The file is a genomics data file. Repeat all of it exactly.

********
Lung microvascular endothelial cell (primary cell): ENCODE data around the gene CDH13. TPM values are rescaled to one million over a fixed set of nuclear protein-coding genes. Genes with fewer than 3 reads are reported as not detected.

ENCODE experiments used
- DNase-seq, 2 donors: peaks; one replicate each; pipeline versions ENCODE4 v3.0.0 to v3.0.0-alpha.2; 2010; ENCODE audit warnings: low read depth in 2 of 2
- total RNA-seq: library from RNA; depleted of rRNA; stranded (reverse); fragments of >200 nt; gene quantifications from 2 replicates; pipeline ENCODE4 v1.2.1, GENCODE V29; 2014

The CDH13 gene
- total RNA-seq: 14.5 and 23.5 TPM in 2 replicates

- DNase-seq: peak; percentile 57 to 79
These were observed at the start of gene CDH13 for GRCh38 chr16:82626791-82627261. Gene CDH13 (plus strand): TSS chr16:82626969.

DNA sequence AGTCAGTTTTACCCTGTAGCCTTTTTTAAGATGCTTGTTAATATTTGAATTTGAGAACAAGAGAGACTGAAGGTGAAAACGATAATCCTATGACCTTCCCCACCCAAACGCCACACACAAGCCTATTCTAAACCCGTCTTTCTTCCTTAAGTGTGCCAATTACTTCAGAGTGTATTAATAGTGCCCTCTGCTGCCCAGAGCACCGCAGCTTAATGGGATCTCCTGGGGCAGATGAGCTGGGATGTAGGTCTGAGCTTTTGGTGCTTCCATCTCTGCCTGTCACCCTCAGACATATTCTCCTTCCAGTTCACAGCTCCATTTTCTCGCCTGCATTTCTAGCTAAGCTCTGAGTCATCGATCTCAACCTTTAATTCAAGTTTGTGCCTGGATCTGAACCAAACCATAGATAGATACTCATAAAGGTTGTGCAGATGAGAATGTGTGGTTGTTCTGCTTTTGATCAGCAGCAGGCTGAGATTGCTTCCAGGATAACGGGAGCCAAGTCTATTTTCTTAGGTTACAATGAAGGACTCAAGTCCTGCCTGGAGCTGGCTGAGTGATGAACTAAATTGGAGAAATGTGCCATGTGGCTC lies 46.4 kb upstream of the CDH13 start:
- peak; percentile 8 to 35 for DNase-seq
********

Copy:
Lung microvascular endothelial cell (primary cell): ENCODE data around the gene CDH13. TPM values are rescaled to one million over a fixed set of nuclear protein-coding genes. Genes with fewer than 3 reads are reported as not detected.

ENCODE experiments used
- DNase-seq, 2 donors: peaks; one replicate each; pipeline versions ENCODE4 v3.0.0 to v3.0.0-alpha.2; 2010; ENCODE audit warnings: low read depth in 2 of 2
- total RNA-seq: library from RNA; depleted of rRNA; stranded (reverse); fragments of >200 nt; gene quantifications from 2 replicates; pipeline ENCODE4 v1.2.1, GENCODE V29; 2014

The CDH13 gene
- total RNA-seq: 14.5 and 23.5 TPM in 2 replicates

- DNase-seq: peak; percentile 57 to 79
These were observed at the start of gene CDH13 for GRCh38 chr16:82626791-82627261. Gene CDH13 (plus strand): TSS chr16:82626969.

DNA sequence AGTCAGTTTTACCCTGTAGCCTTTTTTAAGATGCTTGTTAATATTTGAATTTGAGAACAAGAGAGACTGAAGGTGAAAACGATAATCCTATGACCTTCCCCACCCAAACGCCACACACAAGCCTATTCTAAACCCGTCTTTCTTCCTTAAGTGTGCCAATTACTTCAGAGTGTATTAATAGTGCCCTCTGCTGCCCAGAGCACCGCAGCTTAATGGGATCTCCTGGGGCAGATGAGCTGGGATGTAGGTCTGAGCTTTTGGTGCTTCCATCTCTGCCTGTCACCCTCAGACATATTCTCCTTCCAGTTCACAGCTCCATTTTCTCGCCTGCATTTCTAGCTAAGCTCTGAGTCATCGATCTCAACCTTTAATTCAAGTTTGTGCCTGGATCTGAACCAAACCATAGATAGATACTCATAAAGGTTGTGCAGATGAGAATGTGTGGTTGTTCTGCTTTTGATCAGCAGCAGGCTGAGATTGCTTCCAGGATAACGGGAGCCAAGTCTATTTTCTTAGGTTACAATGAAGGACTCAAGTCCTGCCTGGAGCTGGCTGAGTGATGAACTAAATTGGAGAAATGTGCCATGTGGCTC lies 46.4 kb upstream of the CDH13 start:
- peak; percentile 8 to 35 for DNase-seq